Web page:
Onion prices on fire, here is what Maharashtra government has done to douse it

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Pune | Updated: December 1, 2017 3:44:08 AM

The Maharashtra government has decided to offer direct marketing licenses and ease the process for traders to keep onion prices in check.

Maharashtra, direct marketing licences, marketing licences, check onion prices, onion prices, onion prices in checkThe Maharashtra government has decided to offer direct marketing licences and ease the process for traders to keep onion prices in check. (Image: Reuters)

The Maharashtra government has decided to offer direct marketing licences and ease the process for traders to keep onion prices in check. A decision to this effect was taken at a meet chaired by Maharashtra cooperation minister Subhash Deshmukh. The minister told FE that giving direct marketing licences would end the monopoly of few traders who enjoy access to the agriculture produce market committees and easing up the process would lead to healthier competition among traders and thereby benefiting both farmers and consumers.”If we study the markets for the past 8-10 years, it may be noticed that when the production is good farmers end up distress selling their produce to traders. A lot of volatility has crept into the market which is dominated by few traders and therefore more traders need to be brought into the chain,” he said. The minister said instead of waiting for the situation to worsen, there is a need to take preventive measures to ensure the well being of farmers. Sunil Pawar, MD, Maharashtra State Agriculture Marketing Board ( MSAMB) said that around 600 direct marketing licences have been given to traders and there is a move to speed up the process. The objective is to end the monopoly of few traders, he said adding that more private markets will be opened for commodities as well. At present there are around 48 private markets in the state of which around 35 are for cotton, he said.

The minister said that more than 70-80% of the country’s onion export happen from Maharashtra and onions from Lasalgaon and Nashik are known for their quality.To end the monopoly of agents, brokers and commission agents, it is important to make the process of licences easier. Deshmukh who had also called Railway officials for the meet said that since there is huge demand from the North, North East and Kolkata, the Railways should be prepared to offer more wagons. Farmer Produce Companies (FPCs) should also pitch in and purchase onions from the ground level and also hire railway wagons to send onions in other states, he said. Average wholesale onion prices at Lasalgaon have increased thrice in the past two months from Rs 1,250 per quintal on September 19 to `3,200 per quintal on November 23 due to short supply. The retail prices of good quality onions in Nashik have touched Rs 50 per kg, while the retail prices in major cities like Mumbai and Delhi have touched Rs 60 per kg.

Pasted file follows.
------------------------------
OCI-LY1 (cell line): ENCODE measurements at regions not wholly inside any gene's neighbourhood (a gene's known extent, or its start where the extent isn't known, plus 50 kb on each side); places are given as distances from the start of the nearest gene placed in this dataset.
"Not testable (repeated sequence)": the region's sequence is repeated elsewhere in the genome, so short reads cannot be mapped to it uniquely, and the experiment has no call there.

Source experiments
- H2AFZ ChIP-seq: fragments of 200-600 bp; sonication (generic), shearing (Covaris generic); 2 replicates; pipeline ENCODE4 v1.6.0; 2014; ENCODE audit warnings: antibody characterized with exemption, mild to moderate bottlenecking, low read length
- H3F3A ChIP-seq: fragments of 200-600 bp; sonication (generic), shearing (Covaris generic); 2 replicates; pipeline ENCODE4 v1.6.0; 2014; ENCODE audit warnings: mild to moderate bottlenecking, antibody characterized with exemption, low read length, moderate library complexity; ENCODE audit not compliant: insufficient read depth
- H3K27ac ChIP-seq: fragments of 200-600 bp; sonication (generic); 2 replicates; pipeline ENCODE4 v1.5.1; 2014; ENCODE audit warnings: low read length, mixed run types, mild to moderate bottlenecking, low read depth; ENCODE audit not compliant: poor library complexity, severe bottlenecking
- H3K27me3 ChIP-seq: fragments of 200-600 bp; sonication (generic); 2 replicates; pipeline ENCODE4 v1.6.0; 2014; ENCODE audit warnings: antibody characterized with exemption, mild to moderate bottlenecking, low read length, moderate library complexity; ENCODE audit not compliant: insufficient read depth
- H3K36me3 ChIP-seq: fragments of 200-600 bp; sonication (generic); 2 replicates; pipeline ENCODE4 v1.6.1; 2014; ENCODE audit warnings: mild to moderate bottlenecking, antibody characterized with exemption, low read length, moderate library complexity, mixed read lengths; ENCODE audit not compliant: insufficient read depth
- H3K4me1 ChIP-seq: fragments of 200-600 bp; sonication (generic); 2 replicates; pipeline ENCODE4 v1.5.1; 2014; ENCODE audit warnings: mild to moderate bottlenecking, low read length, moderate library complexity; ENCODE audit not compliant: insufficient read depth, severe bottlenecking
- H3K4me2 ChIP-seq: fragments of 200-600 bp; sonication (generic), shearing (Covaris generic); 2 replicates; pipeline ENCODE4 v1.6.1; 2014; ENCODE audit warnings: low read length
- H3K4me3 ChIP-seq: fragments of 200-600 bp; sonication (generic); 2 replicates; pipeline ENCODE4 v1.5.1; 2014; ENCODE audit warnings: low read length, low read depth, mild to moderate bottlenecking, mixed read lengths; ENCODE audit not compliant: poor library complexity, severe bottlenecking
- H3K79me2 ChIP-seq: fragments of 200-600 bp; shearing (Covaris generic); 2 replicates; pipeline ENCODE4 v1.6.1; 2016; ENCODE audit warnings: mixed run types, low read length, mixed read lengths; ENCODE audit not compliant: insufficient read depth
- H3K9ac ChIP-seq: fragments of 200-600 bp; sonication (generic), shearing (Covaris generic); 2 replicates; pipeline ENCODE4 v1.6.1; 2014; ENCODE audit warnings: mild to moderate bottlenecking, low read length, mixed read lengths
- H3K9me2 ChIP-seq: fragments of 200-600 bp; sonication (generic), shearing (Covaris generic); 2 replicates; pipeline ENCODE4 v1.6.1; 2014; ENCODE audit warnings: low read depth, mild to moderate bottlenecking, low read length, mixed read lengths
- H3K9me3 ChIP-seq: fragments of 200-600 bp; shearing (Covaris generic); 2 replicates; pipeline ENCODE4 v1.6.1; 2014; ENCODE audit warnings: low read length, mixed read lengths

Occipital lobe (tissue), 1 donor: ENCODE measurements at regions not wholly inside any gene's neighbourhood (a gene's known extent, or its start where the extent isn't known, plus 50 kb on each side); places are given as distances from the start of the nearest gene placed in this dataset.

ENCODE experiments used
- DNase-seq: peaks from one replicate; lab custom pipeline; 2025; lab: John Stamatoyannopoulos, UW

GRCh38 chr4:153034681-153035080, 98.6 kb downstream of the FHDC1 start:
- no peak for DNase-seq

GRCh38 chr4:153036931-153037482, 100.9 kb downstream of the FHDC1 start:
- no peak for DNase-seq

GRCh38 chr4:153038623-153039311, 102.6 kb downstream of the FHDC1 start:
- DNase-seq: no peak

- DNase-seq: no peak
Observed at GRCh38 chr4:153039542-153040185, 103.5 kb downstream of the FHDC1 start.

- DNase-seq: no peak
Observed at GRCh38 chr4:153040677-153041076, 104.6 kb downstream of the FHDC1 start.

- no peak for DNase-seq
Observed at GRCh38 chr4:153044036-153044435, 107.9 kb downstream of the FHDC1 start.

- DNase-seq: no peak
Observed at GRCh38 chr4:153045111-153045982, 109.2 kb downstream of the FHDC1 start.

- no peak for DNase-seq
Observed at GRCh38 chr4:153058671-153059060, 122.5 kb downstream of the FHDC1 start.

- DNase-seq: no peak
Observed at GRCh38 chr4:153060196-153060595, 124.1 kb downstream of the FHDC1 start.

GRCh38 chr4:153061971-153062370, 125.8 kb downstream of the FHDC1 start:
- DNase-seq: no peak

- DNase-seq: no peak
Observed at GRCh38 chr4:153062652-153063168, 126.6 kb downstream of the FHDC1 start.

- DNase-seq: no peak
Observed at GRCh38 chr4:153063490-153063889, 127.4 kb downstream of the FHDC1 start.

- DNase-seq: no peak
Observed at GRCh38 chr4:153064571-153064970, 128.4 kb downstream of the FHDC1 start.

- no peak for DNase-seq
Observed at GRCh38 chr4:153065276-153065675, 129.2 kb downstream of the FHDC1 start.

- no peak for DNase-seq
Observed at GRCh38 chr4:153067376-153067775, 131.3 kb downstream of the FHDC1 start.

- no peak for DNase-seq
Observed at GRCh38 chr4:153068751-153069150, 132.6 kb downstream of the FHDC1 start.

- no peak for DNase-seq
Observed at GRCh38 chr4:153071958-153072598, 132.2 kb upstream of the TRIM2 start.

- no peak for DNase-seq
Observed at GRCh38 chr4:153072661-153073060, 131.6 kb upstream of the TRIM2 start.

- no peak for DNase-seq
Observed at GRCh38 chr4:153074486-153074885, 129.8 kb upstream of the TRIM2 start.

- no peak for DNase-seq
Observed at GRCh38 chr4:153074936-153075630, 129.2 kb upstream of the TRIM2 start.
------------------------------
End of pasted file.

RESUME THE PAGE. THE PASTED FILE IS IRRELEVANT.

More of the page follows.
On Wednesday, stating that the onion yield this year is expected to be lower, the Centre expressed its helplessness in controlling the rising prices of onions, which crossed `60 per kg this week in Delhi. Union food minister Ram Vilas Paswan said the production this year was expected to be lower since the area under onion cultivation had reduced to 1.90 lakh hectare in 2017-18 from 2.65 lakh hectare in 2016-17. “We have taken several measures, such as procurement by agencies from areas such as Nashik and Alwar where the cost is lower, as well as import of onions. But it is not in our hands,” Paswan said. Once the supply from (late) kharif starts, prices may come down, he added. The current onion crisis, triggered by an almost 30 % drop in kharif onion acreage in Maharashtra and Karnataka, two major onion-growing states, is expected to be short-lived. In Karnataka, 2017-18 kharif onion acreage is around 21 % less than last year, while in Maharashtra, the area is around 32% less.

Onion is cultivated usually thrice in a year. The biggest is the rabi crop, sown in December and January and harvested around April-May. This biggest onion crop in India contributes over 60% to the total output. As it is storable, it sustains the country’s onion demand till the kharif harvest comes around October-November. In 2014-15, India produced 189 lakh tonne of onion; this rose to 209 lakh tonne in 2015-16 and further to 217 lakh tonne in 2016-17. In Maharashtra, supplies got exhausted as large quantity of exports were undertaken in the first four months of this fiscal. The country exported 12.29 lakh tonne in April-July of this fiscal, up by 56 % from the year-ago period. Also, the new 2017-18 kharif crop, which is being harvested is expected to be less owing to fall in acreage. As per reports from the consumer affairs ministry, the new kharif crop is likely to be lower by 10 % as area sown is less by 30 %. Around 40 % of the country’s total onion crop is produced in the kharif season, and the rest during the rabi season.

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